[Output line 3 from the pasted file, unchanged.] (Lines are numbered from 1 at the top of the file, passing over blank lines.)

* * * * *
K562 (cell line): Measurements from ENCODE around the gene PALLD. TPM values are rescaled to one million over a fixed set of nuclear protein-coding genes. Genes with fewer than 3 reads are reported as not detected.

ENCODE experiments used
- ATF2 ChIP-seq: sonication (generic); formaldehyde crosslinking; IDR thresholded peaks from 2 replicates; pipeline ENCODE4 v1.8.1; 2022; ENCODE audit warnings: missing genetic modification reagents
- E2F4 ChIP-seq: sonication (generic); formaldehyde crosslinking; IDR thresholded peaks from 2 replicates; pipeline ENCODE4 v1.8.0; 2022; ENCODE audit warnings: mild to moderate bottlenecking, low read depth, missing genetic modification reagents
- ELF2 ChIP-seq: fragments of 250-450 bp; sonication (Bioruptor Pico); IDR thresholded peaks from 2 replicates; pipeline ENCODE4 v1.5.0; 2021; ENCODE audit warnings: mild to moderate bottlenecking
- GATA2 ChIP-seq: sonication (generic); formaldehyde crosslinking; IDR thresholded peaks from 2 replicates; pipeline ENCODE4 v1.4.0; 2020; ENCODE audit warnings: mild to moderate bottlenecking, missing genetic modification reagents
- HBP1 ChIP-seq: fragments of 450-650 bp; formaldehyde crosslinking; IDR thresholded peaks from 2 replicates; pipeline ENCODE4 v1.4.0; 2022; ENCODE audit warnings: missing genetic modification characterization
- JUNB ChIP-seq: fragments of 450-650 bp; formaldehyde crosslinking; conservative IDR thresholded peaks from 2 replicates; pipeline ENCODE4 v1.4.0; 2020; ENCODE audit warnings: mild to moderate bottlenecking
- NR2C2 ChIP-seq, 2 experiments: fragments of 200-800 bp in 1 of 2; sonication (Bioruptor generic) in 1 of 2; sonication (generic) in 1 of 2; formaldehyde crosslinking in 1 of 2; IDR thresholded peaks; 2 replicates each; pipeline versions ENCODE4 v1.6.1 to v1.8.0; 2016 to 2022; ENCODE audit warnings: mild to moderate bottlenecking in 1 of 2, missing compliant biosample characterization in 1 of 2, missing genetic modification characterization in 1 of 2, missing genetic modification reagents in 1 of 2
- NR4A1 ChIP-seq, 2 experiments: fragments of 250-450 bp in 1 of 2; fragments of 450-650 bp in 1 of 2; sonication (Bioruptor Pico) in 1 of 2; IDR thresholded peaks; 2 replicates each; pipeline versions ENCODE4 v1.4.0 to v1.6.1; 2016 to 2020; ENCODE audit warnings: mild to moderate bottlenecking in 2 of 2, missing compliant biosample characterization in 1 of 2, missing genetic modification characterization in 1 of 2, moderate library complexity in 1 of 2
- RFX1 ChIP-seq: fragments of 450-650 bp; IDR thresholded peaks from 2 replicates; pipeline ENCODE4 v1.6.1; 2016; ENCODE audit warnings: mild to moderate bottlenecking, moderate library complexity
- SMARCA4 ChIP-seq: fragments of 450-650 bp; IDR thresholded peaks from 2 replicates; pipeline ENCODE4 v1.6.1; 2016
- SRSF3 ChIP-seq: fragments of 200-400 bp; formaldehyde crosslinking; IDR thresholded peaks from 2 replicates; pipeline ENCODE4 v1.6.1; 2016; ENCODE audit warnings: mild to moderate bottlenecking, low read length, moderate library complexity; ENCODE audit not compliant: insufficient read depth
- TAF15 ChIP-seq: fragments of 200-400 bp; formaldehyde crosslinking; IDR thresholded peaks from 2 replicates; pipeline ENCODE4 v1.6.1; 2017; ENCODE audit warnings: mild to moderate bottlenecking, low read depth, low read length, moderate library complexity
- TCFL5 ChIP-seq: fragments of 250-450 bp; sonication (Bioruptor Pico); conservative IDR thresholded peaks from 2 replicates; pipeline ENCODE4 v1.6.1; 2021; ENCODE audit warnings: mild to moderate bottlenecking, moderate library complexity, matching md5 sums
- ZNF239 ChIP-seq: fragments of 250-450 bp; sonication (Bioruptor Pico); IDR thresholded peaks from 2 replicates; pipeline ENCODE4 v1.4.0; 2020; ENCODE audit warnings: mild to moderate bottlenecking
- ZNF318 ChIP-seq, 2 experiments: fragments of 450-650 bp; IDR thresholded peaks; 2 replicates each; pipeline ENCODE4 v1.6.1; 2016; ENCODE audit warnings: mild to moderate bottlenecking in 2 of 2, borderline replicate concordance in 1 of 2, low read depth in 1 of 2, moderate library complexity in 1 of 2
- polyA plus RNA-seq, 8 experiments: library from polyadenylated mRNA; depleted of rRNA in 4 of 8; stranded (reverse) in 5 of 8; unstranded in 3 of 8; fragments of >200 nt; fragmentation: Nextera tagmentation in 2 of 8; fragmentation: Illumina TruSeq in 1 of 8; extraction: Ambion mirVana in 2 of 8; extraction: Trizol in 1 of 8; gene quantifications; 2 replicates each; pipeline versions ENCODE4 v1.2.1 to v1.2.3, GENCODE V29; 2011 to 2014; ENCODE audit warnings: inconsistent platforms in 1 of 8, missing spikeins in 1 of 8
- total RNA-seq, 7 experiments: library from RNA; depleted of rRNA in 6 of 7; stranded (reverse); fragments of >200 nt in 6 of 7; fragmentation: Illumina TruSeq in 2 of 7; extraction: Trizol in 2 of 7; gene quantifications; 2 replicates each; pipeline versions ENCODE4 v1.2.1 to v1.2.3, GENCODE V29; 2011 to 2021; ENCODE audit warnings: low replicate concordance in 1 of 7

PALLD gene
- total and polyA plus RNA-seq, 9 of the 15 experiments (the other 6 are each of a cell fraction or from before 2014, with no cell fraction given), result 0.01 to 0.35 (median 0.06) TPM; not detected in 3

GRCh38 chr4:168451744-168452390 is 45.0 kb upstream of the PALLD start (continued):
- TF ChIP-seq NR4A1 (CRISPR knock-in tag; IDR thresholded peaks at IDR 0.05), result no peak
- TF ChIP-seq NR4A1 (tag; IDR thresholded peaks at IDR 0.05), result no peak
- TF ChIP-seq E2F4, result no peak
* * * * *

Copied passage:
- ATF2 ChIP-seq: sonication (generic); formaldehyde crosslinking; IDR thresholded peaks from 2 replicates; pipeline ENCODE4 v1.8.1; 2022; ENCODE audit warnings: missing genetic modification reagents